The transcription factor SlSHINE3 modulates defense responses in tomato plants

The transcription factor SlSHINE3 modulates defense responses in tomato plants The cuticle plays an important role in plant interactions with pathogens and with their surroundings. The cuticle acts as both a physical barrier against physical stresses and pathogens and a chemical deterrent and activator of the plant defense response. Cuticle production in tomato plants is regulated by several transcription factors, including SlSHINE3, an ortholog of the Arabidopsis WIN/SHN3. Here we used a SlSHINE3-overexpressing (SlSHN3-OE) and silenced (Slshn3-RNAi) lines and a mutant in SlCYP86A69 (Slcyp86A69)—a direct target of SlSHN3—to analyze the roles of the leaf cuticle and cutin content and composition in the tomato plant’s defense response to the necrotrophic foliar pathogen Botrytis cinerea and the biotrophic bacterial pathogen Xanthomonas campestris pv. vesicatoria. We showed that SlSHN3, which is predominantly expressed in tomato fruit epidermis, also affects tomato leaf cuticle, as morphological alterations in the SlSHN3-OE leaf tissue resulted in shiny, stunted and permeable leaves. SlSHN3-OE leaves accumulated 38 % more cutin monomers than wild-type leaves, while Slshn3-RNAi and Slcyp86A69 plants showed a 40 and 70 % decrease in leaf cutin monomers, respectively. Overexpression of SlSHN3 resulted in resistance to B. cinerea infection and to X. campestris pv. vesicatoria, correlated with cuticle permeability and elevated expression of pathogenesis-related genes PR1a and AOS. Further analysis revealed that B. cinerea-infected Slshn3-RNAi plants are more sensitive to B. cinerea and produce more hydrogen peroxide than wild-type plants. Cutin monomer content and composition differed between SlSHN3-OE, Slcyp86A69, Slshn3-RNAi and wild-type plants, and cutin monomer extracted from SlSHN3-OE plants altered the expression of pathogenesis-related genes in wild-type plants. http://www.deepdyve.com/assets/images/DeepDyve-Logo-lg.png Plant Molecular Biology Springer Journals

The transcription factor SlSHINE3 modulates defense responses in tomato plants

Loading next page...
 
/lp/springer_journal/the-transcription-factor-slshine3-modulates-defense-responses-in-fmSXhQsicB
Publisher
Springer Netherlands
Copyright
Copyright © 2013 by Springer Science+Business Media Dordrecht
Subject
Life Sciences; Plant Sciences; Biochemistry, general; Plant Pathology
ISSN
0167-4412
eISSN
1573-5028
D.O.I.
10.1007/s11103-013-0117-1
Publisher site
See Article on Publisher Site

Abstract

The cuticle plays an important role in plant interactions with pathogens and with their surroundings. The cuticle acts as both a physical barrier against physical stresses and pathogens and a chemical deterrent and activator of the plant defense response. Cuticle production in tomato plants is regulated by several transcription factors, including SlSHINE3, an ortholog of the Arabidopsis WIN/SHN3. Here we used a SlSHINE3-overexpressing (SlSHN3-OE) and silenced (Slshn3-RNAi) lines and a mutant in SlCYP86A69 (Slcyp86A69)—a direct target of SlSHN3—to analyze the roles of the leaf cuticle and cutin content and composition in the tomato plant’s defense response to the necrotrophic foliar pathogen Botrytis cinerea and the biotrophic bacterial pathogen Xanthomonas campestris pv. vesicatoria. We showed that SlSHN3, which is predominantly expressed in tomato fruit epidermis, also affects tomato leaf cuticle, as morphological alterations in the SlSHN3-OE leaf tissue resulted in shiny, stunted and permeable leaves. SlSHN3-OE leaves accumulated 38 % more cutin monomers than wild-type leaves, while Slshn3-RNAi and Slcyp86A69 plants showed a 40 and 70 % decrease in leaf cutin monomers, respectively. Overexpression of SlSHN3 resulted in resistance to B. cinerea infection and to X. campestris pv. vesicatoria, correlated with cuticle permeability and elevated expression of pathogenesis-related genes PR1a and AOS. Further analysis revealed that B. cinerea-infected Slshn3-RNAi plants are more sensitive to B. cinerea and produce more hydrogen peroxide than wild-type plants. Cutin monomer content and composition differed between SlSHN3-OE, Slcyp86A69, Slshn3-RNAi and wild-type plants, and cutin monomer extracted from SlSHN3-OE plants altered the expression of pathogenesis-related genes in wild-type plants.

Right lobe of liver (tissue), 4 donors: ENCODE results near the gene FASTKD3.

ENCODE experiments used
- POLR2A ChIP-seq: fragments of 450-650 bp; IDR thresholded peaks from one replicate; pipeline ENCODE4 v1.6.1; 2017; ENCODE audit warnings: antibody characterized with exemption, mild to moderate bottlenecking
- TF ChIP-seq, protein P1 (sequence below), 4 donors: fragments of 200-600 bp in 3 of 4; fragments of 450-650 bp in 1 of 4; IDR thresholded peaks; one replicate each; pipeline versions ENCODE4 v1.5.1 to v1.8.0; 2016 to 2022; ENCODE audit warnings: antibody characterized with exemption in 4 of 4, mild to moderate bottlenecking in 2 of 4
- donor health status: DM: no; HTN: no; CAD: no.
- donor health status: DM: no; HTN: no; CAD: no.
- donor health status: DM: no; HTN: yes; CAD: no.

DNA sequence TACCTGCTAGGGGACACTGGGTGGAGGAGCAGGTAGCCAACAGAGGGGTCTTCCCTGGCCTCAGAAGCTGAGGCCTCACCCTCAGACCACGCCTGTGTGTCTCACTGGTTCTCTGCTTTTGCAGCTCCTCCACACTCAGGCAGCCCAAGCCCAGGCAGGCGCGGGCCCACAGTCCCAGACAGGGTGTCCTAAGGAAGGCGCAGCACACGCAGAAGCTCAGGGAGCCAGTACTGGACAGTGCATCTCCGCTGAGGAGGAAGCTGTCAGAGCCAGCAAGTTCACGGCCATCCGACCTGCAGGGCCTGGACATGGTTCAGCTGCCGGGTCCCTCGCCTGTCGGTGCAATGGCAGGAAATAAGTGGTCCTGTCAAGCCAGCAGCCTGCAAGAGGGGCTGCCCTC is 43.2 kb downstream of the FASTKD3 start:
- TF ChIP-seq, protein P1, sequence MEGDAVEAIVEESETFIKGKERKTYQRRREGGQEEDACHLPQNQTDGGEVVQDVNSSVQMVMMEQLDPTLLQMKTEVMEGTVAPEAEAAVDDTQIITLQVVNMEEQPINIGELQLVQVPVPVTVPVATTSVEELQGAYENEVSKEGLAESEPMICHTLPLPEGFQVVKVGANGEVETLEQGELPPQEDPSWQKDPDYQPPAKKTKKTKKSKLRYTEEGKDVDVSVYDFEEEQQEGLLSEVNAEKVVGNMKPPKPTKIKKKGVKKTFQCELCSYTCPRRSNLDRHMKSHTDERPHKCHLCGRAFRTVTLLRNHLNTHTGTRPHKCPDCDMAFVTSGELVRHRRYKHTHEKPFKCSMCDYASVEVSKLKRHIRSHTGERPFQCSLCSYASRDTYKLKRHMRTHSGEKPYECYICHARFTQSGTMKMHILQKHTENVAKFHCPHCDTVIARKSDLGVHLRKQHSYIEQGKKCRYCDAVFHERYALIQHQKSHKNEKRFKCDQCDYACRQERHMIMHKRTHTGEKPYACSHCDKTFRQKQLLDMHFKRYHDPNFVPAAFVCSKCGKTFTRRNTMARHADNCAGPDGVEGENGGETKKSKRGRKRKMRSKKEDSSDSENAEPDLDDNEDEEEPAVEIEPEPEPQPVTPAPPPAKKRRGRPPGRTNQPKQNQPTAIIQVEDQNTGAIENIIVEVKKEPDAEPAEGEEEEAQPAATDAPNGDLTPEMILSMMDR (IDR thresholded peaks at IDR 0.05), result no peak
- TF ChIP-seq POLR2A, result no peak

Journal

Plant Molecular BiologySpringer Journals

Published: Aug 13, 2013

References

You’re reading a free preview. Subscribe to read the entire article.


DeepDyve is your
personal research library

It’s your single place to instantly
discover and read the research
that matters to you.

Enjoy affordable access to
over 18 million articles from more than
15,000 peer-reviewed journals.

All for just $49/month

Explore the DeepDyve Library

Search

Query the DeepDyve database, plus search all of PubMed and Google Scholar seamlessly

Organize

Save any article or search result from DeepDyve, PubMed, and Google Scholar... all in one place.

Access

Get unlimited, online access to over 18 million full-text articles from more than 15,000 scientific journals.

Your journals are on DeepDyve

Read from thousands of the leading scholarly journals from SpringerNature, Elsevier, Wiley-Blackwell, Oxford University Press and more.

All the latest content is available, no embargo periods.

See the journals in your area

DeepDyve

Freelancer

DeepDyve

Pro

Price

FREE

$49/month
$360/year

Save searches from
Google Scholar,
PubMed

Create lists to
organize your research

Export lists, citations

Read DeepDyve articles

Abstract access only

Unlimited access to over
18 million full-text articles

Print

20 pages / month

PDF Discount

20% off